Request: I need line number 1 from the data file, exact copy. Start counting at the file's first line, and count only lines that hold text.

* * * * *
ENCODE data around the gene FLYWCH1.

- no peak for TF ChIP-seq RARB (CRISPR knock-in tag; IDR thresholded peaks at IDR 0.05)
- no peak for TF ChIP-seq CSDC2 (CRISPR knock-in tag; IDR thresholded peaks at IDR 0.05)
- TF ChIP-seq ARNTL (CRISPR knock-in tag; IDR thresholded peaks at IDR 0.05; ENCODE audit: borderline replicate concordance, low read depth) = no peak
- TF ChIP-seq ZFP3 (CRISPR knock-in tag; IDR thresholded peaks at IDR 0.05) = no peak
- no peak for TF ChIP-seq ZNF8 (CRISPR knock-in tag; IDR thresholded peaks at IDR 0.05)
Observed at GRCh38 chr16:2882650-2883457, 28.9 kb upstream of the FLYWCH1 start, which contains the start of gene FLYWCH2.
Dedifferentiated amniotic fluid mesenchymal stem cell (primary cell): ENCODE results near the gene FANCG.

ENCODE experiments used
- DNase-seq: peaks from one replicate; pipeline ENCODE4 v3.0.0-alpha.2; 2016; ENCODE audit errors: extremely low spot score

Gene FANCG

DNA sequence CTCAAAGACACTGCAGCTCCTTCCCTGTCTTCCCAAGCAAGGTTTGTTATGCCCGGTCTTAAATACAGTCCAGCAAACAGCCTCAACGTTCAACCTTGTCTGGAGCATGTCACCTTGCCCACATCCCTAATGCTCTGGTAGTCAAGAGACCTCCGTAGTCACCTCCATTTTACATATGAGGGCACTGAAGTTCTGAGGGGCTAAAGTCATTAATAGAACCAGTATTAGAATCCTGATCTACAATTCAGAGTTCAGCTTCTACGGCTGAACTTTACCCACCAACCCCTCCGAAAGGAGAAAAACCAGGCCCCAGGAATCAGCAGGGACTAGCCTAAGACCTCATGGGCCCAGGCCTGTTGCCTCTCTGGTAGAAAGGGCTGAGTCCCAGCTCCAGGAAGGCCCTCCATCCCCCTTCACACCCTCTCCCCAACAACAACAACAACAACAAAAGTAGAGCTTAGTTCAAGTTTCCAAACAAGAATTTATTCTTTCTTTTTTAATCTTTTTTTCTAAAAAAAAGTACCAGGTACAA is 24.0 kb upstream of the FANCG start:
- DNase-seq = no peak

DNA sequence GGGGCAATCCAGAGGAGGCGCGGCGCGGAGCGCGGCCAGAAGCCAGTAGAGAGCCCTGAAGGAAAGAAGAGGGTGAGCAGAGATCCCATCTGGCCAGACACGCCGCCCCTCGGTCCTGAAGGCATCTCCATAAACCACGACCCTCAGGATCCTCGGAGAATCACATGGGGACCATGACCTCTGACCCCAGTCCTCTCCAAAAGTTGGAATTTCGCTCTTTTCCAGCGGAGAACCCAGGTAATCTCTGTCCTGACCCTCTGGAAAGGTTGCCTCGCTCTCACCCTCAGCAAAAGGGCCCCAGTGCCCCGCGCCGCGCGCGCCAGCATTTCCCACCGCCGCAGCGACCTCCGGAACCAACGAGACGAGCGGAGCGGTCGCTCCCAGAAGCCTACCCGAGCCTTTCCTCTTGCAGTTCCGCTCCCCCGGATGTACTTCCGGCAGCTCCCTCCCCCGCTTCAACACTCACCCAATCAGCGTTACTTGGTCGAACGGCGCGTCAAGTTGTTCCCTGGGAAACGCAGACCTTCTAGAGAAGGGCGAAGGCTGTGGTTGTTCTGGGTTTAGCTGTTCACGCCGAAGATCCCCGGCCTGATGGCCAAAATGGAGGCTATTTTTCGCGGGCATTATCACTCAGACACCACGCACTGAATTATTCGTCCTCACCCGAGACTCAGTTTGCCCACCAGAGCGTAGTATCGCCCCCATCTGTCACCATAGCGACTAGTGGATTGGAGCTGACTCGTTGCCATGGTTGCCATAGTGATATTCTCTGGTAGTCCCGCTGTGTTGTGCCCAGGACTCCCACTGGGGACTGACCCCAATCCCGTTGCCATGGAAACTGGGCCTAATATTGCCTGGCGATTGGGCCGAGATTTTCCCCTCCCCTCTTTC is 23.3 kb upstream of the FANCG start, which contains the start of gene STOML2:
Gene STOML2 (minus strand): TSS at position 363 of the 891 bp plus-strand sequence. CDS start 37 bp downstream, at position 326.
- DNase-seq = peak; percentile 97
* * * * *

ENCODE data around the gene FLYWCH1.